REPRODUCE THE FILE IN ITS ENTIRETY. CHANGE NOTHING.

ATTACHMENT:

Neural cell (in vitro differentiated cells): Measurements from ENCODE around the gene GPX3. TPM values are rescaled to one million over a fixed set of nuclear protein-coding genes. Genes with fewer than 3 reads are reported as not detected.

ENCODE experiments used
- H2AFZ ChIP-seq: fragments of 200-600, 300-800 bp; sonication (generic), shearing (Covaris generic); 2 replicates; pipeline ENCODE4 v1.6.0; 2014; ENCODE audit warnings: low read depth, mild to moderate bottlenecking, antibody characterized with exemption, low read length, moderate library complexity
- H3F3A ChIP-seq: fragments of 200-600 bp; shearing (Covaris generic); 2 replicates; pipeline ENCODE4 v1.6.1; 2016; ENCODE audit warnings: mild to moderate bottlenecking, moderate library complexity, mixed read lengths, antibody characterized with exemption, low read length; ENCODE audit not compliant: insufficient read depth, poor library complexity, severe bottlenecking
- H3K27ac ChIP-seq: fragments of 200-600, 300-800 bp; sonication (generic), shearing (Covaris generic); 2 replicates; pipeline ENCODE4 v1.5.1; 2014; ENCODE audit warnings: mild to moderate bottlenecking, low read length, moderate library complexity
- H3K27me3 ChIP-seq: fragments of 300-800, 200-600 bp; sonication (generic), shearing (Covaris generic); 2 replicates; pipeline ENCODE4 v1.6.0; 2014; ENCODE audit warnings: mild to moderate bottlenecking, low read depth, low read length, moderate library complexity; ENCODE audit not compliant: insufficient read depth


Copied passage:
Neural cell (in vitro differentiated cells): Measurements from ENCODE around the gene GPX3. TPM values are rescaled to one million over a fixed set of nuclear protein-coding genes. Genes with fewer than 3 reads are reported as not detected.

ENCODE experiments used
- H2AFZ ChIP-seq: fragments of 200-600, 300-800 bp; sonication (generic), shearing (Covaris generic); 2 replicates; pipeline ENCODE4 v1.6.0; 2014; ENCODE audit warnings: low read depth, mild to moderate bottlenecking, antibody characterized with exemption, low read length, moderate library complexity
- H3F3A ChIP-seq: fragments of 200-600 bp; shearing (Covaris generic); 2 replicates; pipeline ENCODE4 v1.6.1; 2016; ENCODE audit warnings: mild to moderate bottlenecking, moderate library complexity, mixed read lengths, antibody characterized with exemption, low read length; ENCODE audit not compliant: insufficient read depth, poor library complexity, severe bottlenecking
- H3K27ac ChIP-seq: fragments of 200-600, 300-800 bp; sonication (generic), shearing (Covaris generic); 2 replicates; pipeline ENCODE4 v1.5.1; 2014; ENCODE audit warnings: mild to moderate bottlenecking, low read length, moderate library complexity
- H3K27me3 ChIP-seq: fragments of 300-800, 200-600 bp; sonication (generic), shearing (Covaris generic); 2 replicates; pipeline ENCODE4 v1.6.0; 2014; ENCODE audit warnings: mild to moderate bottlenecking, low read depth, low read length, moderate library complexity; ENCODE audit not compliant: insufficient read depth